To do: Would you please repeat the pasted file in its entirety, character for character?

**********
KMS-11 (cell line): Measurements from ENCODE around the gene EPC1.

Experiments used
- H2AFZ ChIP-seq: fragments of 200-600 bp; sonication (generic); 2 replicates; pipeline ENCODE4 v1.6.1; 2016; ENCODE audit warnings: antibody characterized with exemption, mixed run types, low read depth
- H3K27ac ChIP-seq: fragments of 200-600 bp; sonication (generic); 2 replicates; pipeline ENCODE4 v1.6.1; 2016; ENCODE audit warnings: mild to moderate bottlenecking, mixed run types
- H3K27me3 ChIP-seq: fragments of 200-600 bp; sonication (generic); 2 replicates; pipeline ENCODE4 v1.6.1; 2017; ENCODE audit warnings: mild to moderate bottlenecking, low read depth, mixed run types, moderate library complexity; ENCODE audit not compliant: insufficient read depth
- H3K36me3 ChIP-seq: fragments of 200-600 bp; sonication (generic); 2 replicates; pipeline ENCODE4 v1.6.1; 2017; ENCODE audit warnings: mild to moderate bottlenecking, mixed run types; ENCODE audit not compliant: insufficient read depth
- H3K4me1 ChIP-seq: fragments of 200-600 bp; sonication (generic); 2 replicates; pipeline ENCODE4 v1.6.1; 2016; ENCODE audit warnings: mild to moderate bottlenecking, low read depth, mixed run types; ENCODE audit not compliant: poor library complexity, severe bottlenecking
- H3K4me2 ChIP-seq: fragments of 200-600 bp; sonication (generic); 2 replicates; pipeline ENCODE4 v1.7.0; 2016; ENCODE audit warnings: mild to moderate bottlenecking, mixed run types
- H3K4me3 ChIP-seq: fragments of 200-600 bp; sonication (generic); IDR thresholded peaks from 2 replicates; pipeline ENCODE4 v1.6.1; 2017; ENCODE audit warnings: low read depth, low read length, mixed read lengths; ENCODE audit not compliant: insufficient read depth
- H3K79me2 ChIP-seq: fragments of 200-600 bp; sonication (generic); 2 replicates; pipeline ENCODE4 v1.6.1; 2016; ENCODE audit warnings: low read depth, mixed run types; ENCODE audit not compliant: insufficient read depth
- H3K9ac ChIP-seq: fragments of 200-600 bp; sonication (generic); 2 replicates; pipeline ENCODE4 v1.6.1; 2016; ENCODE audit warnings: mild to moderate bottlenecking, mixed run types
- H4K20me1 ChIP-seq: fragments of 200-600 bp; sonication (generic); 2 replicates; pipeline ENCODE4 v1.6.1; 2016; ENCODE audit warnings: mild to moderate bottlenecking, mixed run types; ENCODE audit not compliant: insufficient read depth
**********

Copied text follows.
KMS-11 (cell line): Measurements from ENCODE around the gene EPC1.

Experiments used
- H2AFZ ChIP-seq: fragments of 200-600 bp; sonication (generic); 2 replicates; pipeline ENCODE4 v1.6.1; 2016; ENCODE audit warnings: antibody characterized with exemption, mixed run types, low read depth
- H3K27ac ChIP-seq: fragments of 200-600 bp; sonication (generic); 2 replicates; pipeline ENCODE4 v1.6.1; 2016; ENCODE audit warnings: mild to moderate bottlenecking, mixed run types
- H3K27me3 ChIP-seq: fragments of 200-600 bp; sonication (generic); 2 replicates; pipeline ENCODE4 v1.6.1; 2017; ENCODE audit warnings: mild to moderate bottlenecking, low read depth, mixed run types, moderate library complexity; ENCODE audit not compliant: insufficient read depth
- H3K36me3 ChIP-seq: fragments of 200-600 bp; sonication (generic); 2 replicates; pipeline ENCODE4 v1.6.1; 2017; ENCODE audit warnings: mild to moderate bottlenecking, mixed run types; ENCODE audit not compliant: insufficient read depth
- H3K4me1 ChIP-seq: fragments of 200-600 bp; sonication (generic); 2 replicates; pipeline ENCODE4 v1.6.1; 2016; ENCODE audit warnings: mild to moderate bottlenecking, low read depth, mixed run types; ENCODE audit not compliant: poor library complexity, severe bottlenecking
- H3K4me2 ChIP-seq: fragments of 200-600 bp; sonication (generic); 2 replicates; pipeline ENCODE4 v1.7.0; 2016; ENCODE audit warnings: mild to moderate bottlenecking, mixed run types
- H3K4me3 ChIP-seq: fragments of 200-600 bp; sonication (generic); IDR thresholded peaks from 2 replicates; pipeline ENCODE4 v1.6.1; 2017; ENCODE audit warnings: low read depth, low read length, mixed read lengths; ENCODE audit not compliant: insufficient read depth
- H3K79me2 ChIP-seq: fragments of 200-600 bp; sonication (generic); 2 replicates; pipeline ENCODE4 v1.6.1; 2016; ENCODE audit warnings: low read depth, mixed run types; ENCODE audit not compliant: insufficient read depth
- H3K9ac ChIP-seq: fragments of 200-600 bp; sonication (generic); 2 replicates; pipeline ENCODE4 v1.6.1; 2016; ENCODE audit warnings: mild to moderate bottlenecking, mixed run types
- H4K20me1 ChIP-seq: fragments of 200-600 bp; sonication (generic); 2 replicates; pipeline ENCODE4 v1.6.1; 2016; ENCODE audit warnings: mild to moderate bottlenecking, mixed run types; ENCODE audit not compliant: insufficient read depth